GENEVA (12 July 2019) – The United Nations Special Rapporteur on the right to privacy, Joseph Cannataci, will visit the Republic of Korea from 15 to 26 July to examine legislation and practices on surveillance, data protection, health data, biometrics and other issues related to his mandate.
The Special Rapporteur will focus on legislation like the 2011 Personal Information Protection Act, the mandatory mobile phone registration law, and the 2005 Bioethics and Safety Act. The use of CCTV, biometrics and ID cards, and their impact on the right to privacy will be studied by Mr. Cannataci.
“I will also conduct a gender-based analysis of the issues brought to my attention, in order to look at measures to improve the way women’s right to privacy is protected in the Republic of Korea,” Cannataci said.
The Special Rapporteur, who will visit the country invited by the Government, will travel to Seoul, Jeju, Daegu and Miryang, and meet government officials, civil society organisations and academics working on the right to privacy.
“I will study good practices and learn more about practices that can be used as an example for other countries,” said the independent expert. He will report his findings and recommendations to the Human Rights Council in March 2020.
The expert will also promote his initiative for the protection of children’s right to privacy.
At the end of his visit, on 26 July at 14:30 local time, the Special Rapporteur will hold a news conference at the Korea Press Centre, 25, 1-GA, Taepyong-RO, Chung-GU, Seoul, South Korea, to share with the media his preliminary observations and conclusions. Access to the news conference is strictly limited to journalists.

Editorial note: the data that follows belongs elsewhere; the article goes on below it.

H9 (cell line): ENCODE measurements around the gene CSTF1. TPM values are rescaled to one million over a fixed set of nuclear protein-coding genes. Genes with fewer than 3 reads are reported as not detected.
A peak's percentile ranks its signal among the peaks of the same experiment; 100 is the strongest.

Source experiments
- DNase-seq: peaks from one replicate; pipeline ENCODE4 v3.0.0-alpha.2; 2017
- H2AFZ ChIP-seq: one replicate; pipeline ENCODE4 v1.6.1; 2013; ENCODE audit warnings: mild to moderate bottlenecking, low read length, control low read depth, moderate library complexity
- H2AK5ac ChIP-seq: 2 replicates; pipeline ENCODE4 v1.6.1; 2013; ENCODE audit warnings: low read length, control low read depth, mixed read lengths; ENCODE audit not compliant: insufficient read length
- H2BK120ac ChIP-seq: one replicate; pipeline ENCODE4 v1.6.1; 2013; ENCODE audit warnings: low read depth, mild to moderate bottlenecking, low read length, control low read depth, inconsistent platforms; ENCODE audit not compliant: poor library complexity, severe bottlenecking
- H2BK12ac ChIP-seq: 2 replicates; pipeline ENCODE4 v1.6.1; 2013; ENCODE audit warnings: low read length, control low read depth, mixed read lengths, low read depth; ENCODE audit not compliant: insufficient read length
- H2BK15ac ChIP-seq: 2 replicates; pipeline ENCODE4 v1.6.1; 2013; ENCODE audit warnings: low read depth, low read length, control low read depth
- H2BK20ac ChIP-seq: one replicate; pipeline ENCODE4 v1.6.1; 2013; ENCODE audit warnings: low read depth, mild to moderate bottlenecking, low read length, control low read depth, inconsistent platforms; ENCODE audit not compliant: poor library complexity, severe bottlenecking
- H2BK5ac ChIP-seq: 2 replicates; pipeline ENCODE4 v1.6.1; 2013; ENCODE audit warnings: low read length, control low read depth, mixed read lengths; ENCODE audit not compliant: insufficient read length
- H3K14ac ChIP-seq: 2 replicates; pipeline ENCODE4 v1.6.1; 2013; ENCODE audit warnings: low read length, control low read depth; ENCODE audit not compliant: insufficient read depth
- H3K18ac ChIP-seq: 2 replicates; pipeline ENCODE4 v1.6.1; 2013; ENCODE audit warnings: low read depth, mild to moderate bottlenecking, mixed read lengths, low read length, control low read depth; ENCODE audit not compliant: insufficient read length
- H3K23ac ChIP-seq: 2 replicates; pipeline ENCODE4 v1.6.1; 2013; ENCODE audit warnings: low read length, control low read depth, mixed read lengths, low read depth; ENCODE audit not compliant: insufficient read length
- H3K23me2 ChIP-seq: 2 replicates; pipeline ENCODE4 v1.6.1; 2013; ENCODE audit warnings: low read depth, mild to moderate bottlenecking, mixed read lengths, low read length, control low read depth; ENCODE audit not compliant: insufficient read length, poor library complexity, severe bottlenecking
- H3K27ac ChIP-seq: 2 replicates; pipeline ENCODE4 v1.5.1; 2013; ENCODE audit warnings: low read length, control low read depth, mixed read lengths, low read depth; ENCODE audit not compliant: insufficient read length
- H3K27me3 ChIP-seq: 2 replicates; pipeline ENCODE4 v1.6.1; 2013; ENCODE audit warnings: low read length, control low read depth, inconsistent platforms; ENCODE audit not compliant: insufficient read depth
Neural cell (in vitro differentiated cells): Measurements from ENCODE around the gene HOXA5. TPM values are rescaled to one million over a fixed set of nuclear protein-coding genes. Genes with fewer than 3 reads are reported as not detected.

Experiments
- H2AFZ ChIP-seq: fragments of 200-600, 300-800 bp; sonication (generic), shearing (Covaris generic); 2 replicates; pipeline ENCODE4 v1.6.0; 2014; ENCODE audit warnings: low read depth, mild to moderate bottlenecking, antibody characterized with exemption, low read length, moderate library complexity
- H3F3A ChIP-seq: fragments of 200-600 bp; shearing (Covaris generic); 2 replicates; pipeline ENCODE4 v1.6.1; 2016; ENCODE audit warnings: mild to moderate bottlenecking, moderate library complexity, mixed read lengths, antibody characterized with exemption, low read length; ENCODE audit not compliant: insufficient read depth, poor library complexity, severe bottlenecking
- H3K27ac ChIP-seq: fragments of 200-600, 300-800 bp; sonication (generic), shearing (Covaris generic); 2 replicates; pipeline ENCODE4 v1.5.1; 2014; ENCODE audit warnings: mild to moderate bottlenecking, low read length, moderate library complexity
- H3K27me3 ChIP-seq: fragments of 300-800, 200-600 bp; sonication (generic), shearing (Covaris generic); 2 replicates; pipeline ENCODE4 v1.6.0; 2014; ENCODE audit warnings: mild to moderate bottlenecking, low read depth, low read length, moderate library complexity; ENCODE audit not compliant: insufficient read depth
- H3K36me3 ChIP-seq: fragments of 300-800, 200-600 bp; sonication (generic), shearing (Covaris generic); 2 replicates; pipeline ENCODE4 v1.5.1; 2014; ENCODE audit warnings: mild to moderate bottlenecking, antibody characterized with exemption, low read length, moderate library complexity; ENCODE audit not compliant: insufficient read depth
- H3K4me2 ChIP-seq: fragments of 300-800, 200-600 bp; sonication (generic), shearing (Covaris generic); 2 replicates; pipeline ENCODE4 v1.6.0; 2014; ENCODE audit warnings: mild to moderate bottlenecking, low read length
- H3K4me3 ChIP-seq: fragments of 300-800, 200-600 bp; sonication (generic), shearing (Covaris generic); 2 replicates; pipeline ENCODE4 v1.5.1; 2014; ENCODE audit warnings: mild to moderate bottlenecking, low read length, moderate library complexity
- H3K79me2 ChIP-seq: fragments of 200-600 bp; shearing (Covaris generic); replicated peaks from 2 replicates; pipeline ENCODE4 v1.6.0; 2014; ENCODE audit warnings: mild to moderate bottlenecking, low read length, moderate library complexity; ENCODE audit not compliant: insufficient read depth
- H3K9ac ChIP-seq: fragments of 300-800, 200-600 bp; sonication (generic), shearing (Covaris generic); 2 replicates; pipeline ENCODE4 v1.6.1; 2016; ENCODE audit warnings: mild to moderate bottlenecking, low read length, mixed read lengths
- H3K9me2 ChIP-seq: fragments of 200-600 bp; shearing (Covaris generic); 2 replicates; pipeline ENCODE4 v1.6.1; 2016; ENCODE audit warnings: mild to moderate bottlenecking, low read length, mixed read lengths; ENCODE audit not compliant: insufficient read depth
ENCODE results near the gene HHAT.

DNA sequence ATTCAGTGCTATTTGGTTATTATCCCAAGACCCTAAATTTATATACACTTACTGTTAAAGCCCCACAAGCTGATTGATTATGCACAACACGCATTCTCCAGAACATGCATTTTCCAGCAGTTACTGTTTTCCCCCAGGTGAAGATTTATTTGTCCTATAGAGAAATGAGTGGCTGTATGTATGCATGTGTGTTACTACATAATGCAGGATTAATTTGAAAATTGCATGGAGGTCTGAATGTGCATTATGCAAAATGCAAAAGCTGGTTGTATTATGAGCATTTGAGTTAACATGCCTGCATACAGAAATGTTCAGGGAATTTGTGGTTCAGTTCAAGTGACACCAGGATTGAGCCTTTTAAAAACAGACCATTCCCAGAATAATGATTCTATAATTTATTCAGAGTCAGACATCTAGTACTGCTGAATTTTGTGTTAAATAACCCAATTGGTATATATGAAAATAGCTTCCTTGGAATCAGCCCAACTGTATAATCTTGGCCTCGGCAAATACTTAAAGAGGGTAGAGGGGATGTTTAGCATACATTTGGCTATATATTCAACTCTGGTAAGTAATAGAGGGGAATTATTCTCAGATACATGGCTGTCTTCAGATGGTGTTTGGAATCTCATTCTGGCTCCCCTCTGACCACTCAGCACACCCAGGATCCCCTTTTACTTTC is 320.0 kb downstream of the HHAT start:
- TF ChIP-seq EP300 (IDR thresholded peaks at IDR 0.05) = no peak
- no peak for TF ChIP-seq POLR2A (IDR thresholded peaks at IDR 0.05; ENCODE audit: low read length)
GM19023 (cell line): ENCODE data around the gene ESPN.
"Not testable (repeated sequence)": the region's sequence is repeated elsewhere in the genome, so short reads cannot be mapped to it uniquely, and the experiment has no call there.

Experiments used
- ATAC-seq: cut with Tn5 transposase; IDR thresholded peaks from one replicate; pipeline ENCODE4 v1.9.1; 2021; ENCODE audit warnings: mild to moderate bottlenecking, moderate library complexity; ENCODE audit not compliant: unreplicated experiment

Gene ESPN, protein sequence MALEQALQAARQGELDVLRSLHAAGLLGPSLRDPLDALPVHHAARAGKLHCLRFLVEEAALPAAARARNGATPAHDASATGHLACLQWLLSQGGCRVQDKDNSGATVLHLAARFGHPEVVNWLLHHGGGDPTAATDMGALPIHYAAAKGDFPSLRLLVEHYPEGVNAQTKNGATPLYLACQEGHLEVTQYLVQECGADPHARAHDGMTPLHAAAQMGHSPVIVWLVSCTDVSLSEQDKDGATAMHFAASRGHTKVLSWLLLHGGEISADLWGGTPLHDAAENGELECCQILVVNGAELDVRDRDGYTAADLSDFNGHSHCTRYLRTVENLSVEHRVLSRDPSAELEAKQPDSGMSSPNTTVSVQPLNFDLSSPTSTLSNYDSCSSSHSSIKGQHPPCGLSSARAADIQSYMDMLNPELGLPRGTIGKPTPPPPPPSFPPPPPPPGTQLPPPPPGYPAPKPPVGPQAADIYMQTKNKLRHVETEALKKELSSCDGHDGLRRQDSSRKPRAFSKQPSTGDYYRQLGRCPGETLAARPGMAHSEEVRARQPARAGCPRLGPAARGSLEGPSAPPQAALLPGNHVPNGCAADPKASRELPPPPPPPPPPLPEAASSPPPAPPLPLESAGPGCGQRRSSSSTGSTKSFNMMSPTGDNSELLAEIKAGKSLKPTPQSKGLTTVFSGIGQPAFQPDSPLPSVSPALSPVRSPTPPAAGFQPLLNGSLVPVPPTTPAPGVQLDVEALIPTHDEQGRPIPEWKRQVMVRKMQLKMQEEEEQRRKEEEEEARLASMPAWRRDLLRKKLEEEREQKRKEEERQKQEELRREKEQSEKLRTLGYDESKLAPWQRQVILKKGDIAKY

Mr. Joseph Cannataci (Malta) was appointed as the first Special Rapporteur on the right to privacy by the Human Rights Council in July 2015. He is an academic who has had a pioneering role in the development on data protection, privacy law and technology law. A UK Chartered Information Technology Professional & Fellow of the British Computer Society, he also continues to act as Expert Consultant to a number of international organisations.
The Special Rapporteurs are part of what is known as the Special Procedures of the Human Rights Council. Special Procedures, the largest body of independent experts in the UN Human Rights system, is the general name of the Council’s independent fact-finding and monitoring mechanisms that address either specific country situations or thematic issues in all parts of the world. Special Procedures experts work on a voluntary basis; they are not UN staff and do not receive a salary for their work. They are independent from any government or organization and serve in their individual capacity.
UN Human Rights, Country Page – Republic of Korea
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